"If he had to suspend his best friend, he'd do it," Burke said.
In fact, the strong foothold Shanahan has in the game and the cachet from his illustrious career are what make him able to render such decisions with accountability and intelligence.
He was a player himself and not one who shied away from the gritty stuff. He gets it.
"Brendan is a real smart guy and someone who has played the modern game at the highest level," deputy commissioner Bill Daly told ESPN.com in an email. "He adds a perspective and credibility factor that would be difficult to duplicate."
Burke echoed those sentiments:
"You talk about a guy who has translated all the moments in his playing career to this expertise," Burke said. "I think that's what he does so exceptionally well; his ability to put himself in players' shoes. Or skates, I guess."
The work is not easy, but it is a labor of love for Shanahan, whose commitment to the game is well-documented (see "Shanahan Summit" of 2005). It begs the question: As much as an indelible mark he made on the game as a player, could he make an even bigger impact in his post-playing career?
Lamoriello answered that question without hesitation.
"Brendan is a winner, on and off the ice. It doesn't surprise me he's had the success he's had in the position he's in, as difficult as it is," Lamoriello said. "He doesn't show any faltering, even when something may be difficult. That takes a certain character trait."
Lamoriello said he sees the position as a "stepping stone" for what is surely to be an upward trajectory for Shanahan. Many assume Shanahan will eventually become a GM; some foresee him as a future candidate for NHL commissioner.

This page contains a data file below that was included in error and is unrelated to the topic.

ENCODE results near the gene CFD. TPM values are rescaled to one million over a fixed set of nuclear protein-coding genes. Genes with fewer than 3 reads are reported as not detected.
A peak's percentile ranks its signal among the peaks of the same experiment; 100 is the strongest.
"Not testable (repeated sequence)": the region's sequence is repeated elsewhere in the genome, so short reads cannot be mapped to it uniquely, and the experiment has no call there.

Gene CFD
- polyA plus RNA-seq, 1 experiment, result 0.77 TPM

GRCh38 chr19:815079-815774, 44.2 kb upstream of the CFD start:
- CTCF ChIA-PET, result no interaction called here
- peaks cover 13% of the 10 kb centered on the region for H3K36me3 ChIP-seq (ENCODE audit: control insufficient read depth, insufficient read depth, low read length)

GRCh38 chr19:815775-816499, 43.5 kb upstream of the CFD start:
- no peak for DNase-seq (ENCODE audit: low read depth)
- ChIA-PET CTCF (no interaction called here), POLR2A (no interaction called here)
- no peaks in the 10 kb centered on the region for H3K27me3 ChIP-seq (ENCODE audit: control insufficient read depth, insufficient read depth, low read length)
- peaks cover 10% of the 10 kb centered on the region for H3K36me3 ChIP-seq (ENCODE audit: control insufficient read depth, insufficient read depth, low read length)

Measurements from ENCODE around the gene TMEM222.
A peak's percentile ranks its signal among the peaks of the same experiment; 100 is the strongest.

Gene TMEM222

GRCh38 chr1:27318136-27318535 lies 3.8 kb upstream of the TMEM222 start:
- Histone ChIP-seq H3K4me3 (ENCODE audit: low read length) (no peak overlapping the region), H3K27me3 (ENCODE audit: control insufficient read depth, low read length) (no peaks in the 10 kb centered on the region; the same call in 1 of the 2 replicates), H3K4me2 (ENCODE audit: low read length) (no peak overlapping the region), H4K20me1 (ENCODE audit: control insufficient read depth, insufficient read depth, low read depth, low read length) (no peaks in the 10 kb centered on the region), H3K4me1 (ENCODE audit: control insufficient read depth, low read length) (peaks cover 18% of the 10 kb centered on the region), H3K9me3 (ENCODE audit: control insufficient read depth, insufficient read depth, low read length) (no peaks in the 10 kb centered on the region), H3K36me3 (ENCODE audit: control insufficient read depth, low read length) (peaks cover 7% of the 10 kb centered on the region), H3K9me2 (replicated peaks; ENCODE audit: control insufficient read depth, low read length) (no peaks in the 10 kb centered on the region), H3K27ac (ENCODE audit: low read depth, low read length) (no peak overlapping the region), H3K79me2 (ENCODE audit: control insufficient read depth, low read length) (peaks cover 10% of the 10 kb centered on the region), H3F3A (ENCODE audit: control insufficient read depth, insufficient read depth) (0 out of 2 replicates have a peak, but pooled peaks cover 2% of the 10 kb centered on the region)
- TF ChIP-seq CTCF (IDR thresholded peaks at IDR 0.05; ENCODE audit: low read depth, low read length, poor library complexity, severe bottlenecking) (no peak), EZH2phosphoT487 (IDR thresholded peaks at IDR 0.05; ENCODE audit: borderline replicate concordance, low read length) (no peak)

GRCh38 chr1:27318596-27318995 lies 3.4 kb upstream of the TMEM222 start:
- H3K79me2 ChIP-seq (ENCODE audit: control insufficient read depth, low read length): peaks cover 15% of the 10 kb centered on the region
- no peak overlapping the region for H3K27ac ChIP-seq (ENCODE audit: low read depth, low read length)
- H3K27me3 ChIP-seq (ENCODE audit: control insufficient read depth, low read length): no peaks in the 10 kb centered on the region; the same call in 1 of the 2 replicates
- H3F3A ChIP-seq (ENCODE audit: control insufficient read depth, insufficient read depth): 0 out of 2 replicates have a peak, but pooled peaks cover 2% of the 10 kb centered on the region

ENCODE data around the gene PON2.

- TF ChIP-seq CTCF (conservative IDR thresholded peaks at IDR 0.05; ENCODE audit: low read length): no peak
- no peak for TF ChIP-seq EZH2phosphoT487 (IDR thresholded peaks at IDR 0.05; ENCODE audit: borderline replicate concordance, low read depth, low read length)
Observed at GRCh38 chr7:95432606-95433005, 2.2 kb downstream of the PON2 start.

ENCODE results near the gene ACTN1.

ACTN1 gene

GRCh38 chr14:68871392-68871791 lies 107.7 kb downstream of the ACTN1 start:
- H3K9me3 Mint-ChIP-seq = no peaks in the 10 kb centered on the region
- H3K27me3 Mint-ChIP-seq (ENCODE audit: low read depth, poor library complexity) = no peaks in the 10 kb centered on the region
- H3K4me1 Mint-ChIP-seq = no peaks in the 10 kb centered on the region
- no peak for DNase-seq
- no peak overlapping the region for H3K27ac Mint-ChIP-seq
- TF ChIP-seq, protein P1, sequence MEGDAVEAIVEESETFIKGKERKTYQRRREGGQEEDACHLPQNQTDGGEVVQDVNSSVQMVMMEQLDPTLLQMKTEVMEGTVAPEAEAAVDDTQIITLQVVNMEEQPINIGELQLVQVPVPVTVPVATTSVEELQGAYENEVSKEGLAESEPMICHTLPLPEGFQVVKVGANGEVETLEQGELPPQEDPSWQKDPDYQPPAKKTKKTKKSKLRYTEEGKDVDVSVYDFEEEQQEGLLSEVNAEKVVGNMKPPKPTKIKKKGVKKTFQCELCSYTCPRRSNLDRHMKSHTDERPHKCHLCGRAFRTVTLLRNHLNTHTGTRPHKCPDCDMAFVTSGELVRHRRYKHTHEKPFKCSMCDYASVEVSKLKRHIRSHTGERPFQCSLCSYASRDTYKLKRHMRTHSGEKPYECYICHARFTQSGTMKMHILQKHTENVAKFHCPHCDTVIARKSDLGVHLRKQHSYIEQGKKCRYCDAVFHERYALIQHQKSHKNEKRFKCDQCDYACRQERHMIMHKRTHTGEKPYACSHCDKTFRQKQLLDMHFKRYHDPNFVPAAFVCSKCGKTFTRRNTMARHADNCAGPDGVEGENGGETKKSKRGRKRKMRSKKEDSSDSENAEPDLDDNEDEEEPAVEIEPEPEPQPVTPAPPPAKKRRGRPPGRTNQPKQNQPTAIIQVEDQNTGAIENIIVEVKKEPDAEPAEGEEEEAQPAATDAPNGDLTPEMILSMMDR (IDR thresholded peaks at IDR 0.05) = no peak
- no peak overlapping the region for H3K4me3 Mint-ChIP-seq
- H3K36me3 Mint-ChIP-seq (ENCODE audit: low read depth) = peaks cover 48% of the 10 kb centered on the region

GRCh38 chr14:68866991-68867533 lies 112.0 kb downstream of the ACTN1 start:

Shanahan knows the job is regarded as a pretty thankless role and one with a high burnout rate. He still finds the work rewarding and wants to play an instrumental role in helping the game transition in a way that is safer for the players.
"Like my playing days, I love a challenge. Like my playing days, I love the game of hockey," Shanahan said. "And while other people don't necessarily see it this way, our department feels that we're doing something that we hope is good for the game of hockey and good for the players."
In the weeks leading up to the Hall of Fame festivities, which will be held in his hometown of Toronto, Shanahan has been so busy with on-ice disciplinary issues, he hasn't had the time to think of what he'll say, who he will thank in his induction speech. His wife and three kids will be with him, of course, as will his three older brothers and other close family members and friends, but he still is unsure exactly what to expect.
Some guys embrace retirement with a move to their vacation homes in Florida or weekly tee times with their buddies. Shanahan's time is largely occupied by the likes of Patrick Kaleta and John Scott, two players who both received lengthy suspensions recently at the behest of his department. Such things preclude Shanahan from reflecting much on what was a tremendous career. Heck, he was too busy to ever let himself sulk over the Hall of Fame snub when he was passed over in his first year of eligibility in 2012. But he hasn't lost sight of what an incredible honor it is and what it will mean to him to have his career recognized and rewarded.
It will be a moment Shanahan hopes to savor and enjoy.
"I'm not someone that's spent a whole lot of time looking in the rear-view mirror," Shanahan said. "But to me, it will be an opportunity, an evening and a weekend, where I do."